The children who have been orphaned as a result of conflict in Gaza reel from one war to the next. Humanitarian photojournalist, Paddy Dowling reports
Silhouetted by the flood of first light bursting in through a small window of a dark room, Baraka, 13, explains how during Gaza’s third war of 2014, she was sitting on her grandmother’s lap as the family prepared the evening meal. More than 30 members of her extended family seeking shelter were crammed into a relative’s house in Jebaliya, northern Gaza, when heavy tank artillery struck the property – five times.
As Baraka bravely recollects the events of that tragic day, she eventually surrenders to the quivering lip she has fought so hard to control. Overwhelmed by grief, Baraka plants her face deep into the palms of her hands. Aged just six, she witnessed the death of her father, sister, grandmother, four uncles and two cousins. The bodies of two of her uncles were never recovered from the debris of the three storey residence.
Eight years on, many children like Baraka are still struggling to process the trauma the 51-day war in the besieged Gaza Strip and Israel in the summer of 2014 inflicted upon them, even after they have received psychosocial support services.
Before Gaza’s fourth war in May last year, the United Nations children’s charity, UNICEF, reported that one in three children in Gaza already required support for conflict-related trauma. But the need for mental health and psychosocial support services for children has undoubtedly only increased.
Gaza’s children, many of whom have witnessed most, if not all, of the four conflicts spanning from 2008 to 2021, have suffered fear for life, loss of family members and physical injuries. This has exacerbated the risk of psychological distress and mental disorders.
The ability to pick themselves up and dust themselves off after each war is not a luxury – it is a prerequisite of living in Gaza.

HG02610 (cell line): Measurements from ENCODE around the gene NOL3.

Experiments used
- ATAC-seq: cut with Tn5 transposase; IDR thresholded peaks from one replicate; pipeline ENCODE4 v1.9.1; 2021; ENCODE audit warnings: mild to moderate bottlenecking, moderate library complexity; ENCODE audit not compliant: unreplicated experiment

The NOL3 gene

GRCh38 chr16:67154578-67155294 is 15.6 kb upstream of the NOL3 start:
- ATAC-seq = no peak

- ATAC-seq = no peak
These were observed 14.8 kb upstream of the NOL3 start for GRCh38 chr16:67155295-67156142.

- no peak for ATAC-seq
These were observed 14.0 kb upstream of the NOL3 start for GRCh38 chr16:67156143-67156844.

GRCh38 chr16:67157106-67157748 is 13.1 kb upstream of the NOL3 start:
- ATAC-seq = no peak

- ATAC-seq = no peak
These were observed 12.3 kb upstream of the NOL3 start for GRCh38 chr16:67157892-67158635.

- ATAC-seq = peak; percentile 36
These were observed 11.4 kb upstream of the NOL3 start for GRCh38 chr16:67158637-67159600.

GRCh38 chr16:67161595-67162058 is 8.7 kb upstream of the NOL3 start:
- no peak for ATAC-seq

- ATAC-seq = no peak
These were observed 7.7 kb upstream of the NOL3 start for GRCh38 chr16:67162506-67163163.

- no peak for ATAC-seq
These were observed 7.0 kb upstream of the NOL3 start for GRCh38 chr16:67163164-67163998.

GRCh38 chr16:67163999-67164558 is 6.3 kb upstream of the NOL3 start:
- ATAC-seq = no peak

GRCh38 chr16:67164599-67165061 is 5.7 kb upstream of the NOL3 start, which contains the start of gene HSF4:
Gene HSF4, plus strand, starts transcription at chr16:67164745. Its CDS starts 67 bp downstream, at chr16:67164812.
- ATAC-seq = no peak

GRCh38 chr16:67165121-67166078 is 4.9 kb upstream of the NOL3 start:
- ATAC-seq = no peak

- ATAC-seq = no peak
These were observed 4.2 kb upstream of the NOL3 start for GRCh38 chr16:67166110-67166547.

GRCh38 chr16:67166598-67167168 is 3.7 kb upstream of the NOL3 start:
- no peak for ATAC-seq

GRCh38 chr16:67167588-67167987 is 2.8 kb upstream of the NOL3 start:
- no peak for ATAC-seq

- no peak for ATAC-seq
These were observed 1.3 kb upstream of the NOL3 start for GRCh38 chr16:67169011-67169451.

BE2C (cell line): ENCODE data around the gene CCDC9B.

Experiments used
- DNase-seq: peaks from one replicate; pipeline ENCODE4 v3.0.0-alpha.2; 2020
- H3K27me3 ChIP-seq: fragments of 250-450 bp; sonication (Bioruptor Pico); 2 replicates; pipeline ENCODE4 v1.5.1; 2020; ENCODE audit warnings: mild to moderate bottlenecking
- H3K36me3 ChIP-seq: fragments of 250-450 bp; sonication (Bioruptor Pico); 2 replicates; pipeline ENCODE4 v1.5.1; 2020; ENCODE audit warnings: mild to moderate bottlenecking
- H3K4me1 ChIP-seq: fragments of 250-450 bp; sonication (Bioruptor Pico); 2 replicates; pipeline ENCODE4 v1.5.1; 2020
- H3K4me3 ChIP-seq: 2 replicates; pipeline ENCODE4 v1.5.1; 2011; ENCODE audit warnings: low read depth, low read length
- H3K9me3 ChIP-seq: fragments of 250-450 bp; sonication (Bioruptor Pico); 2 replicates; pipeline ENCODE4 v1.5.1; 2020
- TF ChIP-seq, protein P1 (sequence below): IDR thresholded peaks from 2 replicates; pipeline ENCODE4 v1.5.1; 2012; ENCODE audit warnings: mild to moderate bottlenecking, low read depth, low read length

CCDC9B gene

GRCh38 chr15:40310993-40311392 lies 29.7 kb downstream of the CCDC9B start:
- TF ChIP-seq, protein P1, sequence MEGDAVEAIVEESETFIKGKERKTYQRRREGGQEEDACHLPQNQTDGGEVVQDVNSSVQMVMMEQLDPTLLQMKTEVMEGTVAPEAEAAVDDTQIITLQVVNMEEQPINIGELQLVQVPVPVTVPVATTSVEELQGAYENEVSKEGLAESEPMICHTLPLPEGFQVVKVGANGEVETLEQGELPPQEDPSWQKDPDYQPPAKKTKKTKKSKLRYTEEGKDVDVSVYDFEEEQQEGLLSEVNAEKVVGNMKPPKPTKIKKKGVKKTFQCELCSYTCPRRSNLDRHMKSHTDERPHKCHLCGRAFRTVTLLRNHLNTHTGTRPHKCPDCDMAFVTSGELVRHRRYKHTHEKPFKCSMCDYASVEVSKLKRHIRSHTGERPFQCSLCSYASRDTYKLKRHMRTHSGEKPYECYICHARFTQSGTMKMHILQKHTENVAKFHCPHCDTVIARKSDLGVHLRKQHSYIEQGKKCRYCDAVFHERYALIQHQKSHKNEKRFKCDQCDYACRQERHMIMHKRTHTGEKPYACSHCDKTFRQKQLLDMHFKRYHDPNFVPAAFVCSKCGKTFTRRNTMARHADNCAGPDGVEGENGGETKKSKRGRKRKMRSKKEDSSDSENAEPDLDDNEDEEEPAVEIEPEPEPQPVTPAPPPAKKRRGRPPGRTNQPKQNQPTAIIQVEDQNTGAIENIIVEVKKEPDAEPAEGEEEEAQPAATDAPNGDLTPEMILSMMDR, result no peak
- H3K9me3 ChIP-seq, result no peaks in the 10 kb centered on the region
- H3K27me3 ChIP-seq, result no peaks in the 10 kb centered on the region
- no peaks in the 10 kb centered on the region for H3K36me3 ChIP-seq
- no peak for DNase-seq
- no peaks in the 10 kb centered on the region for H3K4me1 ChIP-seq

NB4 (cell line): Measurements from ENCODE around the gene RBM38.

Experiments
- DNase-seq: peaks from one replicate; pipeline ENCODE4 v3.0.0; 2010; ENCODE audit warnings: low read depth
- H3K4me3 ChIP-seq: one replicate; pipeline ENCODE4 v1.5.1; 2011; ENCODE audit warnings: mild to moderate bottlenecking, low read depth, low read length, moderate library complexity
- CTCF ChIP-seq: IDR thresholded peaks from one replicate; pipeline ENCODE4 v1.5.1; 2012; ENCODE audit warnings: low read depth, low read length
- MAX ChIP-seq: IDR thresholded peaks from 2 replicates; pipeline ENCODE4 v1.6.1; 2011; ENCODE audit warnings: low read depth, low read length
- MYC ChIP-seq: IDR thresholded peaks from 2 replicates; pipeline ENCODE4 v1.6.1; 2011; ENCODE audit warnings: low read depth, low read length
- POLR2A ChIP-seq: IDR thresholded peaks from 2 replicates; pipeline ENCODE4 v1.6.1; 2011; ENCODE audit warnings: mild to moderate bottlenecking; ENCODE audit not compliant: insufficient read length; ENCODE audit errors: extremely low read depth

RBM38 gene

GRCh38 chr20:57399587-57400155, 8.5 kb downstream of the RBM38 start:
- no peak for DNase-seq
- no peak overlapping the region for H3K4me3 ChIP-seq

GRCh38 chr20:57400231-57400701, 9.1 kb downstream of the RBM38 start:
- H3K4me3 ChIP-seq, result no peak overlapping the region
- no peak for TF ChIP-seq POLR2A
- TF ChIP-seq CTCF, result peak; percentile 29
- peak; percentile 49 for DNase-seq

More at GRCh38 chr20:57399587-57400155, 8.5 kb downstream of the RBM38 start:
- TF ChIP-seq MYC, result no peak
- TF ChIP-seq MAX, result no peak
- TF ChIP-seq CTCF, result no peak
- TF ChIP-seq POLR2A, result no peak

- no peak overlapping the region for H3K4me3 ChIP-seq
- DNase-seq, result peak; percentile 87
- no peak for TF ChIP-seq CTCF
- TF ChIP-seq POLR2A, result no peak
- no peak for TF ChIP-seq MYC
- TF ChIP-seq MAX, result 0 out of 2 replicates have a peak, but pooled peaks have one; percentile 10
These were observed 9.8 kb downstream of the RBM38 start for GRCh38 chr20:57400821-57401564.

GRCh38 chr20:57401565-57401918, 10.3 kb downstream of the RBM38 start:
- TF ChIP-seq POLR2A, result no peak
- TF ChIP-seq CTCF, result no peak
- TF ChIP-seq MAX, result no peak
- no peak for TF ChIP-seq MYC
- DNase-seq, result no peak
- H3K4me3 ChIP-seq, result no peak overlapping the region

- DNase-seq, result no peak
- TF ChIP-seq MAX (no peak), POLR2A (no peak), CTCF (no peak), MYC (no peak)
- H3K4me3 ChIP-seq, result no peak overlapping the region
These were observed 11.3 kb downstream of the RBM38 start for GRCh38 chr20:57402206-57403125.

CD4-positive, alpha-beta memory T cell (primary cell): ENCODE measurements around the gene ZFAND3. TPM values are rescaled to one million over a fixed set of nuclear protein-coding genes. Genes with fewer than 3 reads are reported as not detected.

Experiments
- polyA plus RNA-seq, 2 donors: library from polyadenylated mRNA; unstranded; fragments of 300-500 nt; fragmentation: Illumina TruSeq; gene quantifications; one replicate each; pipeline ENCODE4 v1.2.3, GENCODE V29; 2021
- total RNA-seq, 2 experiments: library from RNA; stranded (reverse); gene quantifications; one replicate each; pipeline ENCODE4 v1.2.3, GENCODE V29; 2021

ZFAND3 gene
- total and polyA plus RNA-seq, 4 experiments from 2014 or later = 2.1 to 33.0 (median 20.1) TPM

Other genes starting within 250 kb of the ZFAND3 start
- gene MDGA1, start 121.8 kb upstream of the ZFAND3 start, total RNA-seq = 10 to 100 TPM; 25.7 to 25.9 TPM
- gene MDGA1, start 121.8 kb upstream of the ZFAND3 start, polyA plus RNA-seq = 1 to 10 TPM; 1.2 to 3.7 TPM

Unsurprisingly, Gazans have earned the reputation of being resilient. But is this resilience? And if it is resilience, is that a reason not to recognise they are one of the most traumatised demographic of people in the world?
Resilience, in the context of Gaza, is the ability of a child to recover following a traumatic event. However, some traumatic events are so severe they can overwhelm a child’s capacity to recover.
In most normal environments, with the right support, children who are vulnerable to high rates of mental distress including post-traumatic stress disorder, stand a good chance of rebuilding their lives, improving their mental health and emotional wellbeing, and building resilience.
However, life in Gaza is anything but normal. Residents live one day at a time, reeling from one conflict and waiting for the next.
Unemployment in the strip currently stands at nearly 70 per cent, and those surviving below the extreme poverty line (96p per day) stands at 64 per cent. In addition, the enormous challenges to daily living conditions, which include limited electricity, undrinkable water and a whole host of restrictions placed on imports including medical supplies, are placing enormous strain on parents and preventing any chance of a sustainable recovery for children.
The Wajd programme is a holistic and sustainable care programme for orphans funded by the Qatar Fund for Development (QFFD) in response to the losses in Gaza’s 2014 war.
“When Baraka was enrolled into the programme she suffered from acute psychological trauma, was introverted, did not interact with others, and evaded school,” says Wajd director Maha Muhaisen.
“More than 2,165 of Gaza’s orphaned or fatherless enrolled in the programme have received unlimited individual and group psychosocial support sessions, as well as quality education, healthcare and vocational and career development for youth orphans and their mothers. At the heart of our mandate, we firmly believe that to be able to help the child you must support the family first.”
“The role of parents is fundamental in the development of children. If parents are under severe stress, and have experienced trauma themselves, that impacts their children,” concludes Muhaisen.
When conflict ends in Gaza, it does not mean children are safe. It simply means the race begins to prepare them for the next shock and the next escalation.
“Assisting children to build more resilient lives across the world must be our collective responsibility and priority. Those children, like Baraka, living by the finest of margins, compounded through an accumulative effect of multiple conflicts – trying to rebuild their lives – need us all to be steadfast. We cannot falter,” states Khalifa bin Jassem Al-Kuwari, director general of QFFD.
Baraka and many more of Gaza’s fatherless and orphaned children have made significant gains towards improved mental health and wellbeing, but it is still a work in progress.
Children living in Gaza face barriers which they cannot surmount. They are incarcerated by the 65km “iron wall” and are invisible to the world. It is not a question of if, but when, they will have to endure a fifth war. As before, they will pay the highest price, and the progress made by programmes such as Wajd will be wasted. But there is hope if the international community can demonstrate an inclination to find permanent solutions towards peace.